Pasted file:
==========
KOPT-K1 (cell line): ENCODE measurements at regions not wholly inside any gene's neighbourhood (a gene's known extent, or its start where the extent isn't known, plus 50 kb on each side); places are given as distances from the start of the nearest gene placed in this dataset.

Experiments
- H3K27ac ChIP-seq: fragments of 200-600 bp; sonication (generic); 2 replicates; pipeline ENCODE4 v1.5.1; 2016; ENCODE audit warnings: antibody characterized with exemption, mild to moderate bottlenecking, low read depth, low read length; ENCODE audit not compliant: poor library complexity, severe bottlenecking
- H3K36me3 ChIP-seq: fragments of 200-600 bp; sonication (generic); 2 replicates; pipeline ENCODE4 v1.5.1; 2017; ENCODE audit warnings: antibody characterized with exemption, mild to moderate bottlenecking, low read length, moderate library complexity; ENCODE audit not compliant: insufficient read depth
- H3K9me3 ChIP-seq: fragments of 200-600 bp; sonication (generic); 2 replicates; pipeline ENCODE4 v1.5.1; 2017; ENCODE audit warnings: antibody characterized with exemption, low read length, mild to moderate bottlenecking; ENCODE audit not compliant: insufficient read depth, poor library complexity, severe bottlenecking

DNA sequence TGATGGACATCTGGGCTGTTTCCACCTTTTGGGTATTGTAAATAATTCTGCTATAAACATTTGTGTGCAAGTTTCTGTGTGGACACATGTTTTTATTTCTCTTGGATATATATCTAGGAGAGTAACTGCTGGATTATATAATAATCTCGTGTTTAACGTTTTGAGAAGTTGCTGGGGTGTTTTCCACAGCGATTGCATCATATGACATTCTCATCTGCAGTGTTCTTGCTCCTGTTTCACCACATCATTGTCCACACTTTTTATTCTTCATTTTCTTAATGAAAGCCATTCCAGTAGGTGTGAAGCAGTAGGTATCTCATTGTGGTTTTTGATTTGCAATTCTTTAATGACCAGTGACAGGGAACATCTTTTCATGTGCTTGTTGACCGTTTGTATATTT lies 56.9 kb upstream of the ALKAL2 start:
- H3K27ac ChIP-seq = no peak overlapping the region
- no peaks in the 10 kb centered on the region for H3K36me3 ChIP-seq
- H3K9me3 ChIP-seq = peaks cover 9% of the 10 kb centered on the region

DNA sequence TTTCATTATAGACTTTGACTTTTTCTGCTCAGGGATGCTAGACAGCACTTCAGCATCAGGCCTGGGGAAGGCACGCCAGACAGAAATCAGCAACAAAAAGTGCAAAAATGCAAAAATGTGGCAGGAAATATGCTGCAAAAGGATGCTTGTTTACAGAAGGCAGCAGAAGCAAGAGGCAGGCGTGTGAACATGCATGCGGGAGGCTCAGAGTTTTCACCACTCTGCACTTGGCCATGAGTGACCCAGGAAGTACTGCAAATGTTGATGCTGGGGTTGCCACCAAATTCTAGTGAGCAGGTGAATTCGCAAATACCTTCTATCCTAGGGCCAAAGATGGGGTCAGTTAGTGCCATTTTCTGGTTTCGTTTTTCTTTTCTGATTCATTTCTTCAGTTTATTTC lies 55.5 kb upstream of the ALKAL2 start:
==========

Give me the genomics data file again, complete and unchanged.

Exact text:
KOPT-K1 (cell line): ENCODE measurements at regions not wholly inside any gene's neighbourhood (a gene's known extent, or its start where the extent isn't known, plus 50 kb on each side); places are given as distances from the start of the nearest gene placed in this dataset.

Experiments
- H3K27ac ChIP-seq: fragments of 200-600 bp; sonication (generic); 2 replicates; pipeline ENCODE4 v1.5.1; 2016; ENCODE audit warnings: antibody characterized with exemption, mild to moderate bottlenecking, low read depth, low read length; ENCODE audit not compliant: poor library complexity, severe bottlenecking
- H3K36me3 ChIP-seq: fragments of 200-600 bp; sonication (generic); 2 replicates; pipeline ENCODE4 v1.5.1; 2017; ENCODE audit warnings: antibody characterized with exemption, mild to moderate bottlenecking, low read length, moderate library complexity; ENCODE audit not compliant: insufficient read depth
- H3K9me3 ChIP-seq: fragments of 200-600 bp; sonication (generic); 2 replicates; pipeline ENCODE4 v1.5.1; 2017; ENCODE audit warnings: antibody characterized with exemption, low read length, mild to moderate bottlenecking; ENCODE audit not compliant: insufficient read depth, poor library complexity, severe bottlenecking

DNA sequence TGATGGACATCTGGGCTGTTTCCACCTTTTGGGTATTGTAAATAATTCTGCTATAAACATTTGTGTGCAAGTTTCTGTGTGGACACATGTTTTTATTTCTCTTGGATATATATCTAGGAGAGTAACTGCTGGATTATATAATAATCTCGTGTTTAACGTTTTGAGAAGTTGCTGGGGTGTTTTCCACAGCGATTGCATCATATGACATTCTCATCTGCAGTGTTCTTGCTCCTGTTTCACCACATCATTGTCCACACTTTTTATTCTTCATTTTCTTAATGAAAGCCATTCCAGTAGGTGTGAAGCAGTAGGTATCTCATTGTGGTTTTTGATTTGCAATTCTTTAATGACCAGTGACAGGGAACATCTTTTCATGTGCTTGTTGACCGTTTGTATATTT lies 56.9 kb upstream of the ALKAL2 start:
- H3K27ac ChIP-seq = no peak overlapping the region
- no peaks in the 10 kb centered on the region for H3K36me3 ChIP-seq
- H3K9me3 ChIP-seq = peaks cover 9% of the 10 kb centered on the region

DNA sequence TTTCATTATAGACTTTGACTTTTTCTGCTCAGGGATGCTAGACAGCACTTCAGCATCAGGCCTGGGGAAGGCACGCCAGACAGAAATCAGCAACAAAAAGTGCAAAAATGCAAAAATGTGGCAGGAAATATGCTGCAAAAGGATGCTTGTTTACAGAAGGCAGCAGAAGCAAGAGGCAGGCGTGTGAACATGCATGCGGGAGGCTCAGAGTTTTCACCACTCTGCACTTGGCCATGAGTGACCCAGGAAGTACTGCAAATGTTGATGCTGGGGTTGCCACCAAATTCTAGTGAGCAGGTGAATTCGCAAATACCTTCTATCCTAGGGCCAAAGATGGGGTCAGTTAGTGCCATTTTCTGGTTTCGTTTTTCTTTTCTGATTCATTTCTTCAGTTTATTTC lies 55.5 kb upstream of the ALKAL2 start: